After cleaning the headsink you should proceed to clean the processor and GPU. Both have thermal paste residue that should be removed. You can find many online methods, but the one I used is quite practical. What you need is isopropyl alcohol, Widely used in cleaning of photographic lenses and electronic contacts, as it leaves no marks and is fast evaporating. It can be 99% pure or 70%. You can use 'Q tips "for this process, wet (very little) the Q tips on alcohol and rub it gently on the surface of the CPU / GPU to completely remove the thermal paste. Must be completely clean, you can use the "technique of the credit card" which as its name suggests you use an old piece of plastic card or similar to clean the remains of thermal paste. DO NOT use anything that could scratch the surface
Once you've completed this process, the CPU / GPU will be like in the picture below (Note that I used a cloth underneath the laptop to prevent scratching)
The next step will be to apply new thermal paste. In my case, as I said before I used Artic Silver 5 with very good results. For more information about this product you can see the official manual here.
There are different methods for applying the thermal paste, you can find videos on youtube like this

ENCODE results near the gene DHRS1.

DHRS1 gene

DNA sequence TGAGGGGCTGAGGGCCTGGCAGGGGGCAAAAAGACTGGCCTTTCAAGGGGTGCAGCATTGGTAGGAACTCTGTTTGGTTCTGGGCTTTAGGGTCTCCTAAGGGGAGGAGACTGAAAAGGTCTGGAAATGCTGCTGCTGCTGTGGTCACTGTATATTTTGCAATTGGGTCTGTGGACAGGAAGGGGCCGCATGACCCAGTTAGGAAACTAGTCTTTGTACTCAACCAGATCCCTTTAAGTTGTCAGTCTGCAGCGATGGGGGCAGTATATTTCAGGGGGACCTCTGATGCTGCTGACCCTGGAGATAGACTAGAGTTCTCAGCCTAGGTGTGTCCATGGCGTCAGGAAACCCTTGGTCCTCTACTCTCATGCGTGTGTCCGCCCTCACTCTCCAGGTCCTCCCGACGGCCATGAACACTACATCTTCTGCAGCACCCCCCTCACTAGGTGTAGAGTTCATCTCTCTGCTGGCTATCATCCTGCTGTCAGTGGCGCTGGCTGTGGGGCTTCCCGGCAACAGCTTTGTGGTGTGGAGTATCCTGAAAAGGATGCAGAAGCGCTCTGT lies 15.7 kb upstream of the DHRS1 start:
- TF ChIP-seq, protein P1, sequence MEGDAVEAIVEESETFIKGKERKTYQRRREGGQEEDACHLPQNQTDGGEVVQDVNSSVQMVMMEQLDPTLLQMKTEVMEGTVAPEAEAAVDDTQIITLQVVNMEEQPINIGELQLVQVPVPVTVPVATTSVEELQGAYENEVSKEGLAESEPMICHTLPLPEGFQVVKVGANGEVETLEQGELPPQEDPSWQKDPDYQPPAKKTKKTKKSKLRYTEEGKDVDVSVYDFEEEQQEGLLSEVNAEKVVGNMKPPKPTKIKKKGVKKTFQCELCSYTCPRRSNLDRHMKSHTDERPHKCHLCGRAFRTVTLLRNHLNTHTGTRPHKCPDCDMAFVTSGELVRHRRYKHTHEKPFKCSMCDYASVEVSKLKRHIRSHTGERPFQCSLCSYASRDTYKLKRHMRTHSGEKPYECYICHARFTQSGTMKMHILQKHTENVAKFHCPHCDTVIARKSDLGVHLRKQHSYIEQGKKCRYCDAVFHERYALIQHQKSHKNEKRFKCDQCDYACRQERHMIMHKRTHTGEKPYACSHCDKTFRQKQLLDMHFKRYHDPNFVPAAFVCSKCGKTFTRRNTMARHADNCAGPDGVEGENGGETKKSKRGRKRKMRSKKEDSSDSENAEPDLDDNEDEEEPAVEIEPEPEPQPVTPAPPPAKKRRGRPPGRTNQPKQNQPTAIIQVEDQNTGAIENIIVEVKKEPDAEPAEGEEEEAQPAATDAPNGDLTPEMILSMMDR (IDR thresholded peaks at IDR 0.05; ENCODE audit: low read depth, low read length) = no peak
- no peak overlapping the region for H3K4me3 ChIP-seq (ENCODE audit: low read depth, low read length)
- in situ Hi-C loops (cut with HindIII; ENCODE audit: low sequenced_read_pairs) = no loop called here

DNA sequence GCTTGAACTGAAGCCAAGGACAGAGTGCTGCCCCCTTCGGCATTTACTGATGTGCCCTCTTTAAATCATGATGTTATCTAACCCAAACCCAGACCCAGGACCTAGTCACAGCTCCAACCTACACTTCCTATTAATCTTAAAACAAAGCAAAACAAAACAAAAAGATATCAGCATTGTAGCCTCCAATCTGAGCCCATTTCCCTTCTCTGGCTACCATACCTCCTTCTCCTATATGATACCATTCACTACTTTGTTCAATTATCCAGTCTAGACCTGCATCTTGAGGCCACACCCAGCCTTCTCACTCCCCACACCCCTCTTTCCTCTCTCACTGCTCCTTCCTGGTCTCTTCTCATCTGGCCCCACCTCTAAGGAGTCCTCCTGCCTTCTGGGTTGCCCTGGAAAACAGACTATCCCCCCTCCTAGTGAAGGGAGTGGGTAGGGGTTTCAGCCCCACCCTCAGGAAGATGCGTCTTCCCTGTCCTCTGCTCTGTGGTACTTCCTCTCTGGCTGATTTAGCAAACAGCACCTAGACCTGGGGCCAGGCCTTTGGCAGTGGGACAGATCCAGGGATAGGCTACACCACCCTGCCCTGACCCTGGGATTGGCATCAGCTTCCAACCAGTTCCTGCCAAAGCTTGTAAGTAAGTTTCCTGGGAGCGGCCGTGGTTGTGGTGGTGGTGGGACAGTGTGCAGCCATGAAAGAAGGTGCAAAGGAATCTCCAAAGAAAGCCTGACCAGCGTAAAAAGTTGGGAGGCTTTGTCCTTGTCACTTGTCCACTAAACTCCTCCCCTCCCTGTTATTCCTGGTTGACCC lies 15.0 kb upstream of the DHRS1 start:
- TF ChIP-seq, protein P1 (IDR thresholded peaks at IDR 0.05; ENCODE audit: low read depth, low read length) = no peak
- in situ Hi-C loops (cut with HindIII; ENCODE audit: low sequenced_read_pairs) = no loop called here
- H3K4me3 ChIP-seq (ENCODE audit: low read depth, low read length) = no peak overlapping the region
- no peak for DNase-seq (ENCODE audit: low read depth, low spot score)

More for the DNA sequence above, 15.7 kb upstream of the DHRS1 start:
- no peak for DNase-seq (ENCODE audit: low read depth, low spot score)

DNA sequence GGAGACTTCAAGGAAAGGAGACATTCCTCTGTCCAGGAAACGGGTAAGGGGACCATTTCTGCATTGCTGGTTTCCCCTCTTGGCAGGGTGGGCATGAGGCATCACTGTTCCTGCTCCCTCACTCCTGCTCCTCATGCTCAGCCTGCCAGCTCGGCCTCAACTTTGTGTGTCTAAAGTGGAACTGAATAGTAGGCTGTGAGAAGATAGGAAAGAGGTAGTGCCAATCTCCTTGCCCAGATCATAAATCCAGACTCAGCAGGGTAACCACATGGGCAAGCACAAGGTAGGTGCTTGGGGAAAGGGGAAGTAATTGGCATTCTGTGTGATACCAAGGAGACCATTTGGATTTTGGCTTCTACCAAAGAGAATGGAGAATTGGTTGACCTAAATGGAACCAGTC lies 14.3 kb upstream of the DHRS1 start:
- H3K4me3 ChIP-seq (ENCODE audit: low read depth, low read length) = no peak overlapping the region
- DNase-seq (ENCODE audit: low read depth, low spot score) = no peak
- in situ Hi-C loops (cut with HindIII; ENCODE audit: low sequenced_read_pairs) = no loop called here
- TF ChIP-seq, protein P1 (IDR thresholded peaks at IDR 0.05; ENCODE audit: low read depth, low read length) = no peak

I applied the Artic Silver 5 method. Do not apply too much or little thermal. The recommendation is to cover the entire surface of the CPU / GPU evenly to avoid the so-called "air bubbles" Do NOT use your finger to apply the thermal paste, because the human skin contain grease and this will contaminate the electronics surface. For that we will use coffee filters in our finger, and gently apply it the thermal paste.
The purpose is: the thermal paste is a driver which sends the heat from the CPU / GPU to the heatsink and through the fan, this hot air is taken out of the laptop. If exist "air bubbles" well...no good thermal conductivity, so: high temps, that's my explanation, let's see the Wikipedia: The thermal paste, also called thermal silicone, or thermal grease is a substance that increases the conduction of heat between the surfaces of two or more objects that may be irregular and do direct contact. In electronics and computing, is often used to help heat dissipation of components through a heat sink.
A hair, piece of lint, and even dead skin cells can significantly affect the thermal interface's performance
An important point to note is that any thermal paste need a break-in period can be a couple of days or a week depending on computer use. By this, temps will decrease gradually, so if you dont see a big difference in degrees after apply new thermal paste take it easy, you must give some time to adjust.
Remember to monitor temps to confirm that you did a good job. To do this you can use programs such as HWMonitor
Here is my temps on HWMonitor
NOTE: I know, my english sucks...but I try ..take care and be safe!
Here's the official disassembly guide for the Asus G73 (JH, JW, ...).
It shows all the necessary steps to take apart the system. When you do it several times you'll see that there are faster ways than just following each step, but it's a great help anyway.
In case you need some specific pictures (more detailed than in the guide), let me know, I'll see what I can do. I still have some of the pictures I took while disassembling the G73JW.